AI SPACEFACTORY

AI. SpaceFactory
298 5th Avenue, 4th Fl
New York, NY 10001

©2018 AI. SpaceFactory

 

ARCHITECTURE ON MARS

Architecture on Earth plays a critical role in the way we live. On Mars, this role reaches a higher level of importance since architectures are machines which keep us alive. In space architecture, every design decision is of great consequence to the success of a mission. Structures must be resilient and interior layouts must function around mission demands.  But since sustained social and mental health is also mission-critical, space habitats should offer an element of humanity.  The result is a credible and evocative habitat with an alien yet familiar beauty.

 
 

BUILDING A MARS HABITAT

In an alien environment 54.6 million kilometers away, construction and materials must be rethought entirely

 

3D PRINTING

In-Situ Resource Utilization

Martian exploration and settlement at any meaningful scale will depend on materials found on Mars. This is enabled by a technology known as in-situ resource utilization (ISRU). ISRU circumvents the limits of the rocket equation — that every 10 pounds of rocket need 90 pounds of propellant. Without ISRU, the cost of importing materials from Earth renders the project impossible.


Second, habitats should be completed with life-support systems in place before humans arrive. NASA plans to send machines in advance to harvest the Martian landscape, extracting materials for robotic printers to build our first homes on Mars in anticipation of our arrival.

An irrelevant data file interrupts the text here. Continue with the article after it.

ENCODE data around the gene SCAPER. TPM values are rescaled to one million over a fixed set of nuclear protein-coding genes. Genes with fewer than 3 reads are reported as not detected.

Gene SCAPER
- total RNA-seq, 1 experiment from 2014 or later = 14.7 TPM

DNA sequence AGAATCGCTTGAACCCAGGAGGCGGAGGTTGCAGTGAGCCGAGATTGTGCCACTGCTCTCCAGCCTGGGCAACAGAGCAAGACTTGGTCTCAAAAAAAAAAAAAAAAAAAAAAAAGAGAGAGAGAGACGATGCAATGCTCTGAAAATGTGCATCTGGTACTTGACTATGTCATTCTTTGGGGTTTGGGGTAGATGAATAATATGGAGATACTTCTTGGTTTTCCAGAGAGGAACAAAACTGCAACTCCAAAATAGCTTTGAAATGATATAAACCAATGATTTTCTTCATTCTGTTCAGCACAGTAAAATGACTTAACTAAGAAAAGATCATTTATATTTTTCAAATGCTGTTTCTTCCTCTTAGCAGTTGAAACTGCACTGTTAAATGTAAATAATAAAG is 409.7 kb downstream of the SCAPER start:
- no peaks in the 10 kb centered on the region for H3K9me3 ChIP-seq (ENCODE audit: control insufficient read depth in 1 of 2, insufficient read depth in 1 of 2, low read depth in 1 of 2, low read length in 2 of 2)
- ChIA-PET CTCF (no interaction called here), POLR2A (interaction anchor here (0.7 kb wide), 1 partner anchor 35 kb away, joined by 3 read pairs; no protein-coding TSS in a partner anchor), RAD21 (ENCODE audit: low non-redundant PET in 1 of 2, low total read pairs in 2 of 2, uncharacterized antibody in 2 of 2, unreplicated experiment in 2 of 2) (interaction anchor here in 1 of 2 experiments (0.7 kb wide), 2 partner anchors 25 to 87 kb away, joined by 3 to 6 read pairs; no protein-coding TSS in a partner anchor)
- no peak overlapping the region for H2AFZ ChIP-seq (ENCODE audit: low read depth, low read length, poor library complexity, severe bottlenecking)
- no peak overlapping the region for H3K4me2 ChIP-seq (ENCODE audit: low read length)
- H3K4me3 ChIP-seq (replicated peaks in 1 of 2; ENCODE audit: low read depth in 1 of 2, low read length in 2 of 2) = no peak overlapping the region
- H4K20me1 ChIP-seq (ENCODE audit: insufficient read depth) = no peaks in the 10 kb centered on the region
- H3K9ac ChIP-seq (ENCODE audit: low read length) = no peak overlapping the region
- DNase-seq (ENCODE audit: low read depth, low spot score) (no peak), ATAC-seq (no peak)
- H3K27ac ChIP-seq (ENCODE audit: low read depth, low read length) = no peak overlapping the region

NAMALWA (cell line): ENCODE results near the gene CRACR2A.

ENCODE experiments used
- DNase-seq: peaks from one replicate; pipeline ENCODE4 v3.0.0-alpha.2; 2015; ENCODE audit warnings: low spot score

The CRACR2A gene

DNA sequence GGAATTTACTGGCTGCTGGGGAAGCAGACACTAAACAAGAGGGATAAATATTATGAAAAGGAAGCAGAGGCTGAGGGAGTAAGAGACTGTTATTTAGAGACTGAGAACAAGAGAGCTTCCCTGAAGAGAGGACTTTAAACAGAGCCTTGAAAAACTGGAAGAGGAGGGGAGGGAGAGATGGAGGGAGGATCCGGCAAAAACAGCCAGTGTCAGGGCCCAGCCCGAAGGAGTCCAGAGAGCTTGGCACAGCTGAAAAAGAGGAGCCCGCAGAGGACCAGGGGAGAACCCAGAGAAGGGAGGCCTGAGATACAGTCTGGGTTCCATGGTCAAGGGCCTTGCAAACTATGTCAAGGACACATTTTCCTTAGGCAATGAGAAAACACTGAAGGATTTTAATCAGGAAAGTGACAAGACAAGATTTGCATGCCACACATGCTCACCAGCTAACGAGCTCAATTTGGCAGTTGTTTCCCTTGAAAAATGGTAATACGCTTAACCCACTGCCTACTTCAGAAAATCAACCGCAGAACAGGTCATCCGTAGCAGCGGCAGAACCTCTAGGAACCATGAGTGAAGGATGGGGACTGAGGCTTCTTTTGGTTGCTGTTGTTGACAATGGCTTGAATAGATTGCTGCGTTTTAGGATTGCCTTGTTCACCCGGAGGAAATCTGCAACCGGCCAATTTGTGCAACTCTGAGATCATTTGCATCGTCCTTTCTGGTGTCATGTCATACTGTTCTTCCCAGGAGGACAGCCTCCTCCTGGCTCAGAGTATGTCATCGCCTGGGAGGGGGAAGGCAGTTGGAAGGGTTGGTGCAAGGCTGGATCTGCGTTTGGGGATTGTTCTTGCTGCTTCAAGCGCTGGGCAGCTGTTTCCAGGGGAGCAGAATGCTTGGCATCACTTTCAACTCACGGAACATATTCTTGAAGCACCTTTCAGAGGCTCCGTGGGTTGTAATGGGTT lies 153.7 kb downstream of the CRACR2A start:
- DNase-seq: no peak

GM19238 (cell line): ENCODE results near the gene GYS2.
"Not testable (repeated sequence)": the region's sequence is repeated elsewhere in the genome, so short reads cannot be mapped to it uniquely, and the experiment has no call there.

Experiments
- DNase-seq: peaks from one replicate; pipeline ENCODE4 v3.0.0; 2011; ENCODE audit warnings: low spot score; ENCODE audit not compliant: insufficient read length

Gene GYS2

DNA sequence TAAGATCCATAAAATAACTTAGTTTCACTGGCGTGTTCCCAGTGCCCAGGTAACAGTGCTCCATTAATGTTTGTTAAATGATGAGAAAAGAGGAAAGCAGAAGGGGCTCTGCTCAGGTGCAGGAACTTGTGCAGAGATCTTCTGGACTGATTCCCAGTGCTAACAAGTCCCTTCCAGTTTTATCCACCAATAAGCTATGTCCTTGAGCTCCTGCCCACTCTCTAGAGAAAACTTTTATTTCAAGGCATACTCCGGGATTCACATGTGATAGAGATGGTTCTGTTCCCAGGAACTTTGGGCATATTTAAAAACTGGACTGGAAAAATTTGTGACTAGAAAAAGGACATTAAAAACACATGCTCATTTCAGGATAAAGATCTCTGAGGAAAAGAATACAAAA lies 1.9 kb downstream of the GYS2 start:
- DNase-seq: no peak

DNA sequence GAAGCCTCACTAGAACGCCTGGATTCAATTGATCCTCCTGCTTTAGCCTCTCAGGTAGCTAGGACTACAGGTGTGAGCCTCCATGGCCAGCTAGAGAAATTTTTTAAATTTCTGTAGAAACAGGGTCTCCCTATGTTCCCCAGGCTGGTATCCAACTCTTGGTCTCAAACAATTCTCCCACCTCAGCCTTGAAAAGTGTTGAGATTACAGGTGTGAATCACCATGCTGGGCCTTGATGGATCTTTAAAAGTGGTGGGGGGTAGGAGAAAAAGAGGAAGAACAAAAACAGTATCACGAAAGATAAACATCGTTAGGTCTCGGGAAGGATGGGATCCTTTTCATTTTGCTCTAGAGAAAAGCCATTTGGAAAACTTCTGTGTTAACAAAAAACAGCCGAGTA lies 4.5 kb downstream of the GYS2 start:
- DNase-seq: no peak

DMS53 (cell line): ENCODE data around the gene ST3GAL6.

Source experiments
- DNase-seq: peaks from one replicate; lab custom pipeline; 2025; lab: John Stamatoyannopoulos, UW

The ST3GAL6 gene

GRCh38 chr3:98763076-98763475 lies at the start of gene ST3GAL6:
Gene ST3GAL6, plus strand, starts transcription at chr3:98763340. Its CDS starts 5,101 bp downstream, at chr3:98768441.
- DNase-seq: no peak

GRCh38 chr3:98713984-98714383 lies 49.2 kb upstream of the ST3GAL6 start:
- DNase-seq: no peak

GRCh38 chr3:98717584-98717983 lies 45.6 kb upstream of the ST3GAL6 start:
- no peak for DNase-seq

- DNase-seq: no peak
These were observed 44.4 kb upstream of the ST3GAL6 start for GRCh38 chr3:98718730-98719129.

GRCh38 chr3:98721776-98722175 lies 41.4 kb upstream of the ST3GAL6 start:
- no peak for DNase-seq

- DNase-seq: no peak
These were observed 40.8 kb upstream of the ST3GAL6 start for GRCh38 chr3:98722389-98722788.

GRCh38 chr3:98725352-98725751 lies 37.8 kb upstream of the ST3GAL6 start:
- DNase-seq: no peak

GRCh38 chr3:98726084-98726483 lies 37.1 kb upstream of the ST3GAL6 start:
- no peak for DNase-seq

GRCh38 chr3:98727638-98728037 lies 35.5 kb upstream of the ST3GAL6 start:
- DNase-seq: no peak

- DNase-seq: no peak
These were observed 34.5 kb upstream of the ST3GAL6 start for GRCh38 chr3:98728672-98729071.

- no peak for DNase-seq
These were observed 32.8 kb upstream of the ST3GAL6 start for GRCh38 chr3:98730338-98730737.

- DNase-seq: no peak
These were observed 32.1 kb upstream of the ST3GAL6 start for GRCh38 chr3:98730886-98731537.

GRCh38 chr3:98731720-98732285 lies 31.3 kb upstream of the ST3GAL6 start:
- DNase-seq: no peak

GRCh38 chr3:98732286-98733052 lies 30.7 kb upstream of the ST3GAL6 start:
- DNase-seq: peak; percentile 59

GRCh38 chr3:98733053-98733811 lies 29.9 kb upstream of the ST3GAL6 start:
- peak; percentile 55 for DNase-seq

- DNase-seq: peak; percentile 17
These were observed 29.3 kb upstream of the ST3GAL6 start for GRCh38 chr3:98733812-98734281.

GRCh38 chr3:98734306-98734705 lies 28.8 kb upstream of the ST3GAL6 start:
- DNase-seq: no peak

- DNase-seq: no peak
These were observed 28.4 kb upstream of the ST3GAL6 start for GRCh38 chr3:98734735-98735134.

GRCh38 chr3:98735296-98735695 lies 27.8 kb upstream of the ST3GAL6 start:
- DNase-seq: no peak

MARSHA marks a radical departure from previous Martian designs typified by low-lying domes or buried structures.  Where structures on earth are designed primarily for gravity and wind, special conditions on Mars point to a structure optimized to handle internal atmospheric pressure and structural stresses: a vertical container with a minimal footprint. MARSHA's vertical orientation and small footprint also alleviate the need for a construction rover moving on unfamiliar ground. 


Instead, MARSHA is constructed with a vertically telescoping arm attached to a stationary rover throughout the 3D printing process. These innovations challenge the conventional image of “space age” domes by focusing on the creation of vertically oriented, human-centric habitats tuned to the demands of a Mars mission.

 
 
 

DOUBLE SHELL

MARSHA uses a unique dual-shell system to isolate the habitable spaces from the natural expansion and contraction caused by extreme temperature swings on Mars. As a result, the interior is free to be light, airy, highly mass-optimized, and human: a tiny bubble of Earth on a distant world.

 
 
 

HUMAN EXPERIENCE

A day in the life of MARSHA

MARSHA's functional areas are spread over four levels identified by a unique interior atmosphere that encourages mobility and averts monotony. Via the large skylight above and intermittent windows, the space between the two shells acts as light-well connecting all levels with diffuse natural light. This unique space allows for a stair to arc gently from floor to floor, adding dimension to daily life.